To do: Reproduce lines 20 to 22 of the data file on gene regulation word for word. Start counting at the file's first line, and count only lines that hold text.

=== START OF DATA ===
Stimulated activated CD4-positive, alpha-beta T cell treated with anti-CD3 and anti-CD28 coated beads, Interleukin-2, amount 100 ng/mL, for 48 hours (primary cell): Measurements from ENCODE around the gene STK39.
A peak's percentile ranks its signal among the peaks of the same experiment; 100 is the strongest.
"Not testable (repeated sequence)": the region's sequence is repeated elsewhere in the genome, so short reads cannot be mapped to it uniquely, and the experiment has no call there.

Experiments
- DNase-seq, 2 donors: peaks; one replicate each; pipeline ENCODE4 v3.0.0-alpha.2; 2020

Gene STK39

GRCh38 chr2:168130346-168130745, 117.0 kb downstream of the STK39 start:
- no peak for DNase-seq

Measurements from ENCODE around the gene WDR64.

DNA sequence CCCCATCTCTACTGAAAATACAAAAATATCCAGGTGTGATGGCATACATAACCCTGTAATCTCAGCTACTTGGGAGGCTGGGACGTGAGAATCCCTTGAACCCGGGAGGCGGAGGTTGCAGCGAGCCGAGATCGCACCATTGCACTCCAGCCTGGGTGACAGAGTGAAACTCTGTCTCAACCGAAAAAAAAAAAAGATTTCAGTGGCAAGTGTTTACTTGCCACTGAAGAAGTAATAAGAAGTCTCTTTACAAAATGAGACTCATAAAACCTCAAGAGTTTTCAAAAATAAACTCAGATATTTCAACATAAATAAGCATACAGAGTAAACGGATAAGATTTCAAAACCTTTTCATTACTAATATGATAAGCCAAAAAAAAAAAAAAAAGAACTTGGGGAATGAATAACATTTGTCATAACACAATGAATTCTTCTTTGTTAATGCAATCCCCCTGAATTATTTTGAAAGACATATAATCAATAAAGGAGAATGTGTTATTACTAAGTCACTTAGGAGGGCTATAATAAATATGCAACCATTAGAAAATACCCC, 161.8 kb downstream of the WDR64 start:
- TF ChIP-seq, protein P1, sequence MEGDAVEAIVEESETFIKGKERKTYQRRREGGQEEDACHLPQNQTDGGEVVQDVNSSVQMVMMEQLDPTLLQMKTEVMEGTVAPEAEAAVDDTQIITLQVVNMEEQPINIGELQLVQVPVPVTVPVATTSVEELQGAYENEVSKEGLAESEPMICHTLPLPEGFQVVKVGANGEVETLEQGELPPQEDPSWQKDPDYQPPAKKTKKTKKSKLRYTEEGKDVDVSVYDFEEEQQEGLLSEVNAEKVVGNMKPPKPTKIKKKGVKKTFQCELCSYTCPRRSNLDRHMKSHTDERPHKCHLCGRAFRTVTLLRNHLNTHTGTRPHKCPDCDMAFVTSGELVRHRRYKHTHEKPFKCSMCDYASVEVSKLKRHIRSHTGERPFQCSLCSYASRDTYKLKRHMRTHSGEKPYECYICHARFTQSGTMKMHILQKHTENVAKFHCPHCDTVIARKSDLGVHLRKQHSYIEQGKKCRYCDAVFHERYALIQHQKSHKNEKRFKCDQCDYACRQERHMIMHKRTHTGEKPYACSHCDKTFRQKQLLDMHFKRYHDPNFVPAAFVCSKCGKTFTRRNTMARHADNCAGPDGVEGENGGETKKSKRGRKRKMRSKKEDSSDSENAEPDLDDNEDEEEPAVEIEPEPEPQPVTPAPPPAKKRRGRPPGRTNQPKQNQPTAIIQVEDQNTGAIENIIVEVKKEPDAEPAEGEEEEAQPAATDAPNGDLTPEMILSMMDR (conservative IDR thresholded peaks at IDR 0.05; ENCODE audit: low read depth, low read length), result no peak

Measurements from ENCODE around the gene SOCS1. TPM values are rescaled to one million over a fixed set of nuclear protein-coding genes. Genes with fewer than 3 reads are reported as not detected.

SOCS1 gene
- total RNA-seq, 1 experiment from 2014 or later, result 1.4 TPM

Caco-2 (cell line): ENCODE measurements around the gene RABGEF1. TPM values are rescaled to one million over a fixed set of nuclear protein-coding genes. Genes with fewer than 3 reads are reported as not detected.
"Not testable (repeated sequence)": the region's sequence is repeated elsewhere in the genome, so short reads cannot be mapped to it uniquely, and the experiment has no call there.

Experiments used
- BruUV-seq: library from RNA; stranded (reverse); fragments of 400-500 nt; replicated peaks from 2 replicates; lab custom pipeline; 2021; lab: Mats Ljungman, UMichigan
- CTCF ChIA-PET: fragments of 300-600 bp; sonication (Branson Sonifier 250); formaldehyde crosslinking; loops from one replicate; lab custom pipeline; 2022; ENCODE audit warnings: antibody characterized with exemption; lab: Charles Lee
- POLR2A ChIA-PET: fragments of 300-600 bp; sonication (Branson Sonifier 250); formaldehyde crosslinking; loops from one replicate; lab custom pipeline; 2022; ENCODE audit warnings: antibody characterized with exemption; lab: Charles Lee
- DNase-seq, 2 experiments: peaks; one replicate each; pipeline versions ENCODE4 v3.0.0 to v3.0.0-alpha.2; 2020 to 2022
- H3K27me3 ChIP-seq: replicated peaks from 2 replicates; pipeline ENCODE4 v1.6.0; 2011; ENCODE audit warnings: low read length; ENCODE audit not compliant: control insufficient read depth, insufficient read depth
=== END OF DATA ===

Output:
- POLR2A ChIA-PET: fragments of 300-600 bp; sonication (Branson Sonifier 250); formaldehyde crosslinking; loops from one replicate; lab custom pipeline; 2022; ENCODE audit warnings: antibody characterized with exemption; lab: Charles Lee
- DNase-seq, 2 experiments: peaks; one replicate each; pipeline versions ENCODE4 v3.0.0 to v3.0.0-alpha.2; 2020 to 2022
- H3K27me3 ChIP-seq: replicated peaks from 2 replicates; pipeline ENCODE4 v1.6.0; 2011; ENCODE audit warnings: low read length; ENCODE audit not compliant: control insufficient read depth, insufficient read depth